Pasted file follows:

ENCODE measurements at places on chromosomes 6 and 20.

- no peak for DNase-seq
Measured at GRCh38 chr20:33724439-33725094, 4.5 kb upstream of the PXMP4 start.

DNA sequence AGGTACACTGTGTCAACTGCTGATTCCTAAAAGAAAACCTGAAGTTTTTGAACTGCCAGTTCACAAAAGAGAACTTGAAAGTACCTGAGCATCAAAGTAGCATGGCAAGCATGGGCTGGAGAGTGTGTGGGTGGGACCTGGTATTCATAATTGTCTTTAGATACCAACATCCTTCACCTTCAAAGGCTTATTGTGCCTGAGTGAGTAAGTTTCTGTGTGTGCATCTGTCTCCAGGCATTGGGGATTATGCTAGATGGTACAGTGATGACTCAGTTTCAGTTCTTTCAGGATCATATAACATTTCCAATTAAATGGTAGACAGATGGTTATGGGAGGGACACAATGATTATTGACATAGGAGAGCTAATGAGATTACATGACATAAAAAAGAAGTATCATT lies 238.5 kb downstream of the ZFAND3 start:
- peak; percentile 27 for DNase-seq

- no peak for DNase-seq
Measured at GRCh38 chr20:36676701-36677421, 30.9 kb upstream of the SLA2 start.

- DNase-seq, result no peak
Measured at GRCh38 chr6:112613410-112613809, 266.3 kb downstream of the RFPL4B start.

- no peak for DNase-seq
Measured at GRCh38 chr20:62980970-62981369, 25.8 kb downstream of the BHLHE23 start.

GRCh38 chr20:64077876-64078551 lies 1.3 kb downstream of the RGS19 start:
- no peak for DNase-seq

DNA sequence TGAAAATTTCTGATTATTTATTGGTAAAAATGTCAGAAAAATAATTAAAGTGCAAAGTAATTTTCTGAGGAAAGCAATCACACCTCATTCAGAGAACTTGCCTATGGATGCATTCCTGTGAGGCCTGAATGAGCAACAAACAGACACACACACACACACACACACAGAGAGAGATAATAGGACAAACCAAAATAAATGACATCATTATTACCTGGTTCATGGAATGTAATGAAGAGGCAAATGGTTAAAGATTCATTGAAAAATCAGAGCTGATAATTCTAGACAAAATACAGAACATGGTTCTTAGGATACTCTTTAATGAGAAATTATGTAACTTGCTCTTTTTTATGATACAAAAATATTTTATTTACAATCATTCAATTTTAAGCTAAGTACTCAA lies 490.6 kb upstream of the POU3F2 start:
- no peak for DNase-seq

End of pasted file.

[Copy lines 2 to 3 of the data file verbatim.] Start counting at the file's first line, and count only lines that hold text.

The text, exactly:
- no peak for DNase-seq
Measured at GRCh38 chr20:33724439-33725094, 4.5 kb upstream of the PXMP4 start.